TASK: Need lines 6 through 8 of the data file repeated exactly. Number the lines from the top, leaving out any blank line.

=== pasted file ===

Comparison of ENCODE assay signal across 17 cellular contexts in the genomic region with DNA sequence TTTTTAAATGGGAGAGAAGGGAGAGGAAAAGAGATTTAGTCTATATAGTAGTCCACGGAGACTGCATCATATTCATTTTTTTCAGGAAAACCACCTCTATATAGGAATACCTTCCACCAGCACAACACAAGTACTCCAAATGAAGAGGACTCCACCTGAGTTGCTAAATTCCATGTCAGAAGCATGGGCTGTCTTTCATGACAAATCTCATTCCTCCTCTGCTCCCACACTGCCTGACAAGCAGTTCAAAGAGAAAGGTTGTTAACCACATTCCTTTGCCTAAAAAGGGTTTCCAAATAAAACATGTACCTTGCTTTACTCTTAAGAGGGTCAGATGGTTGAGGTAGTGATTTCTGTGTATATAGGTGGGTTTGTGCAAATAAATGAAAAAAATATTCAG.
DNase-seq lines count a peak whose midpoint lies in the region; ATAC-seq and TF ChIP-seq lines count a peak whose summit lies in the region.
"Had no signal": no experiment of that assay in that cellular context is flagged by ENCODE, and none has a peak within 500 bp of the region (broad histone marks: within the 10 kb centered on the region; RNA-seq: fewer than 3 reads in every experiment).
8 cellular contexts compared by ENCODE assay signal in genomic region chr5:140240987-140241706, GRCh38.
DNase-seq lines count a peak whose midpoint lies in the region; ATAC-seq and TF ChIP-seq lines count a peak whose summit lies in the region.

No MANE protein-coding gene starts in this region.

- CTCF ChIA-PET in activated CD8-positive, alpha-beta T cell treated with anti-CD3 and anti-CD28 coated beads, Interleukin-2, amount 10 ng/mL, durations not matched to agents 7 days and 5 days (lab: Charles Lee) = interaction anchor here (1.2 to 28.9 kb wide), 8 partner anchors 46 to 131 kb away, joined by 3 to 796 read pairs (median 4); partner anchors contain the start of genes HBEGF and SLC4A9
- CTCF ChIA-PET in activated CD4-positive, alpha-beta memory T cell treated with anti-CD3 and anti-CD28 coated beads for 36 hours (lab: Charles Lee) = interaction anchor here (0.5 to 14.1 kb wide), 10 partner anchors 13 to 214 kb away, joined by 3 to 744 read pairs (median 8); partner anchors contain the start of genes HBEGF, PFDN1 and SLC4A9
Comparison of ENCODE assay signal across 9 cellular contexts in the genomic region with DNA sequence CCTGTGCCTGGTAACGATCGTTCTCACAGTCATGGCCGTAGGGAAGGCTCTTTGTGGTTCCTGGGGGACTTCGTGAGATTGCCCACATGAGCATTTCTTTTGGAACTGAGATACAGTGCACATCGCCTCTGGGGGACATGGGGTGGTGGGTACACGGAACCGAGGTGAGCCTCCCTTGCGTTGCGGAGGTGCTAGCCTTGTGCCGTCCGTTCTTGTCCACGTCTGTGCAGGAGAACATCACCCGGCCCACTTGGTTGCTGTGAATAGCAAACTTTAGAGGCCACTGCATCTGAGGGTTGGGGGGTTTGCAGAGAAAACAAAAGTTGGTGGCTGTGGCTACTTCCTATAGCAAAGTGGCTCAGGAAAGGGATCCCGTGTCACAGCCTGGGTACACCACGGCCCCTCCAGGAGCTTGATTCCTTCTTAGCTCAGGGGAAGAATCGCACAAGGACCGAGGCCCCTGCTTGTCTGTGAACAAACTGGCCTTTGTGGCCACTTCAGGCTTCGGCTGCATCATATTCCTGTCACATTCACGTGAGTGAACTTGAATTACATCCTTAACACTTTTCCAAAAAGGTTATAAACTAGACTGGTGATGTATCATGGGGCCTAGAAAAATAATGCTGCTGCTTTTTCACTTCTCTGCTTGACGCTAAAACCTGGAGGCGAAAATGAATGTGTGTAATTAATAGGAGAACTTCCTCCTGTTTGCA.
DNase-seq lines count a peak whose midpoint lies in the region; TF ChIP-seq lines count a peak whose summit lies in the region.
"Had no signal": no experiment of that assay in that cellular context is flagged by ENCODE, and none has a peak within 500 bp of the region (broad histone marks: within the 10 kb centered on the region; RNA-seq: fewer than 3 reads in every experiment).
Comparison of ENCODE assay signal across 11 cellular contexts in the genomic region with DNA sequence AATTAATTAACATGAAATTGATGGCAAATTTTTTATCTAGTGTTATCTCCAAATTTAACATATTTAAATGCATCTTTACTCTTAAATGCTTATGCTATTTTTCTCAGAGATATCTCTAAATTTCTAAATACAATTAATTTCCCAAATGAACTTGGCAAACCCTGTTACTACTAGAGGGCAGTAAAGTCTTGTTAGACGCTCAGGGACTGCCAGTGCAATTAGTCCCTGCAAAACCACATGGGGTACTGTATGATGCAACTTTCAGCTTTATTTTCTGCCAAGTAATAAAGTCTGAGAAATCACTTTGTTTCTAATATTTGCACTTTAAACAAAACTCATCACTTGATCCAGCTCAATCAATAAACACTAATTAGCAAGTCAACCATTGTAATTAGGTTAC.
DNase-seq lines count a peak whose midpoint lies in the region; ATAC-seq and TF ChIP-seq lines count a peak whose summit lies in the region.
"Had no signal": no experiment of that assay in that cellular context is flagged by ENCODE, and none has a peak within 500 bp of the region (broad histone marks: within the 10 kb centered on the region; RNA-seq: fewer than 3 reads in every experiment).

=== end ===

No MANE protein-coding gene starts in this region.

- CTCF ChIA-PET in activated CD8-positive, alpha-beta T cell treated with anti-CD3 and anti-CD28 coated beads, Interleukin-2, amount 10 ng/mL, durations not matched to agents 7 days and 5 days (lab: Charles Lee) = interaction anchor here (1.2 to 28.9 kb wide), 8 partner anchors 46 to 131 kb away, joined by 3 to 796 read pairs (median 4); partner anchors contain the start of genes HBEGF and SLC4A9
- CTCF ChIA-PET in activated CD4-positive, alpha-beta memory T cell treated with anti-CD3 and anti-CD28 coated beads for 36 hours (lab: Charles Lee) = interaction anchor here (0.5 to 14.1 kb wide), 10 partner anchors 13 to 214 kb away, joined by 3 to 744 read pairs (median 8); partner anchors contain the start of genes HBEGF, PFDN1 and SLC4A9